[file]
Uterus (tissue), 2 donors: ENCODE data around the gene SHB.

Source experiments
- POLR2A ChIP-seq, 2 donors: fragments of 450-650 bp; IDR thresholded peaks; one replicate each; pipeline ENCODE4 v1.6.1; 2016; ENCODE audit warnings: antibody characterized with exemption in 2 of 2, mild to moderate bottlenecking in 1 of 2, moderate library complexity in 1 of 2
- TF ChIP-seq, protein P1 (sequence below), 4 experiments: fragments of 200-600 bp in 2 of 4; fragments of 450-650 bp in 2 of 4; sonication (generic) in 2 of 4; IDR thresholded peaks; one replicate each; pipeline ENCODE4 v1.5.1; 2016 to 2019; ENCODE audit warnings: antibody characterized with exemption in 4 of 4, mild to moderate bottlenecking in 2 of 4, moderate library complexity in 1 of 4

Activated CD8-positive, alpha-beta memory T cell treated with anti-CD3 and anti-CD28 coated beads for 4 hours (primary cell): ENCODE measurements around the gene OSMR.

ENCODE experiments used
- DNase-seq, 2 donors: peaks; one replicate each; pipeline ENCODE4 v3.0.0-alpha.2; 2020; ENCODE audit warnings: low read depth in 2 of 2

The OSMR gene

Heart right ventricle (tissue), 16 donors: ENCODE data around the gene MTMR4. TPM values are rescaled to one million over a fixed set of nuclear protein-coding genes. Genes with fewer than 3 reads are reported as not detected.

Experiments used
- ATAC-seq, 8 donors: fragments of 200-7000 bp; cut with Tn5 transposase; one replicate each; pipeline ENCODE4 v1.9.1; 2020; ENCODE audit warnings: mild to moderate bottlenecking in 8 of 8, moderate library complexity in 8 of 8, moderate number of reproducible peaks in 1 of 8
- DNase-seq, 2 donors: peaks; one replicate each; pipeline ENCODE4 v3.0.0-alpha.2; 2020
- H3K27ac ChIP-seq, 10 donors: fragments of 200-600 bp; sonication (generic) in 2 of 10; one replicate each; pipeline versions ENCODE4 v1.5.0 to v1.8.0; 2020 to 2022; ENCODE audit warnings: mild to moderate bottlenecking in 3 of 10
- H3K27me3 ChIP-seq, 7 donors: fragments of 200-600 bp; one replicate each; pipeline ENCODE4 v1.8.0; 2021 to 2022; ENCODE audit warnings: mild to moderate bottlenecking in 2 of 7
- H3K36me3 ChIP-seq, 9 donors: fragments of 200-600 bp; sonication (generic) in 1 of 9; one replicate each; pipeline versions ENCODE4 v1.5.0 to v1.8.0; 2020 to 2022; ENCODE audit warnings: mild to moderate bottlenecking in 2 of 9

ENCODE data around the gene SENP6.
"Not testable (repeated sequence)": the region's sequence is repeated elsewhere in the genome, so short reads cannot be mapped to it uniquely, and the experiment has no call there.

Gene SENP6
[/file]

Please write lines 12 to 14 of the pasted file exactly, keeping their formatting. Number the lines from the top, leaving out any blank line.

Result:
- DNase-seq, 2 donors: peaks; one replicate each; pipeline ENCODE4 v3.0.0-alpha.2; 2020
- H3K27ac ChIP-seq, 10 donors: fragments of 200-600 bp; sonication (generic) in 2 of 10; one replicate each; pipeline versions ENCODE4 v1.5.0 to v1.8.0; 2020 to 2022; ENCODE audit warnings: mild to moderate bottlenecking in 3 of 10
- H3K27me3 ChIP-seq, 7 donors: fragments of 200-600 bp; one replicate each; pipeline ENCODE4 v1.8.0; 2021 to 2022; ENCODE audit warnings: mild to moderate bottlenecking in 2 of 7